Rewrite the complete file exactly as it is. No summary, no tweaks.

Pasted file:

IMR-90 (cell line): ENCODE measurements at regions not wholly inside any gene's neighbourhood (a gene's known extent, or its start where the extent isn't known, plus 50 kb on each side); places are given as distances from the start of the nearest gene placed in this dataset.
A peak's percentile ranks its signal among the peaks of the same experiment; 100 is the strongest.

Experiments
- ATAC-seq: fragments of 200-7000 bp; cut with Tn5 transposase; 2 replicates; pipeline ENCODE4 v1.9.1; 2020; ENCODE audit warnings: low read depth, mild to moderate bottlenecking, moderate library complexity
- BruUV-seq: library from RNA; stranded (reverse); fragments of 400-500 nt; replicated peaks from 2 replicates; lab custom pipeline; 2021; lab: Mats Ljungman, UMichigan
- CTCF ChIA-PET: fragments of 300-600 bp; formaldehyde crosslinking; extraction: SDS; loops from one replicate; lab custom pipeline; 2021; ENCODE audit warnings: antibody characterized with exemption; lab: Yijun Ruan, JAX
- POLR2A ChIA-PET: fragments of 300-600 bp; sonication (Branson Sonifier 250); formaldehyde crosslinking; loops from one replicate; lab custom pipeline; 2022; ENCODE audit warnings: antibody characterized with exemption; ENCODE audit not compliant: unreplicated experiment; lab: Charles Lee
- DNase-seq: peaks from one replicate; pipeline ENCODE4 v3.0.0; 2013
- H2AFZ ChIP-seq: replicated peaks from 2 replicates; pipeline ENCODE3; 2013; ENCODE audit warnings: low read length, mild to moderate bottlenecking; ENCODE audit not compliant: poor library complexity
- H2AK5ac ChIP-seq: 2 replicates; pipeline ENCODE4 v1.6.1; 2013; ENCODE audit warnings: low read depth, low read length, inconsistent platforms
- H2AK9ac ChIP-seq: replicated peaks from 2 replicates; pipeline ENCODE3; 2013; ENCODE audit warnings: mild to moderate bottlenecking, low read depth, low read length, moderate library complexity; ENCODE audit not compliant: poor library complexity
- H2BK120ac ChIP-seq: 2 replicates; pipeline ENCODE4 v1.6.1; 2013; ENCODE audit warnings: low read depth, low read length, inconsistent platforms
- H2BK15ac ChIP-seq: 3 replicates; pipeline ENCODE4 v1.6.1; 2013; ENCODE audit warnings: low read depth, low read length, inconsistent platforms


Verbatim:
IMR-90 (cell line): ENCODE measurements at regions not wholly inside any gene's neighbourhood (a gene's known extent, or its start where the extent isn't known, plus 50 kb on each side); places are given as distances from the start of the nearest gene placed in this dataset.
A peak's percentile ranks its signal among the peaks of the same experiment; 100 is the strongest.

Experiments
- ATAC-seq: fragments of 200-7000 bp; cut with Tn5 transposase; 2 replicates; pipeline ENCODE4 v1.9.1; 2020; ENCODE audit warnings: low read depth, mild to moderate bottlenecking, moderate library complexity
- BruUV-seq: library from RNA; stranded (reverse); fragments of 400-500 nt; replicated peaks from 2 replicates; lab custom pipeline; 2021; lab: Mats Ljungman, UMichigan
- CTCF ChIA-PET: fragments of 300-600 bp; formaldehyde crosslinking; extraction: SDS; loops from one replicate; lab custom pipeline; 2021; ENCODE audit warnings: antibody characterized with exemption; lab: Yijun Ruan, JAX
- POLR2A ChIA-PET: fragments of 300-600 bp; sonication (Branson Sonifier 250); formaldehyde crosslinking; loops from one replicate; lab custom pipeline; 2022; ENCODE audit warnings: antibody characterized with exemption; ENCODE audit not compliant: unreplicated experiment; lab: Charles Lee
- DNase-seq: peaks from one replicate; pipeline ENCODE4 v3.0.0; 2013
- H2AFZ ChIP-seq: replicated peaks from 2 replicates; pipeline ENCODE3; 2013; ENCODE audit warnings: low read length, mild to moderate bottlenecking; ENCODE audit not compliant: poor library complexity
- H2AK5ac ChIP-seq: 2 replicates; pipeline ENCODE4 v1.6.1; 2013; ENCODE audit warnings: low read depth, low read length, inconsistent platforms
- H2AK9ac ChIP-seq: replicated peaks from 2 replicates; pipeline ENCODE3; 2013; ENCODE audit warnings: mild to moderate bottlenecking, low read depth, low read length, moderate library complexity; ENCODE audit not compliant: poor library complexity
- H2BK120ac ChIP-seq: 2 replicates; pipeline ENCODE4 v1.6.1; 2013; ENCODE audit warnings: low read depth, low read length, inconsistent platforms
- H2BK15ac ChIP-seq: 3 replicates; pipeline ENCODE4 v1.6.1; 2013; ENCODE audit warnings: low read depth, low read length, inconsistent platforms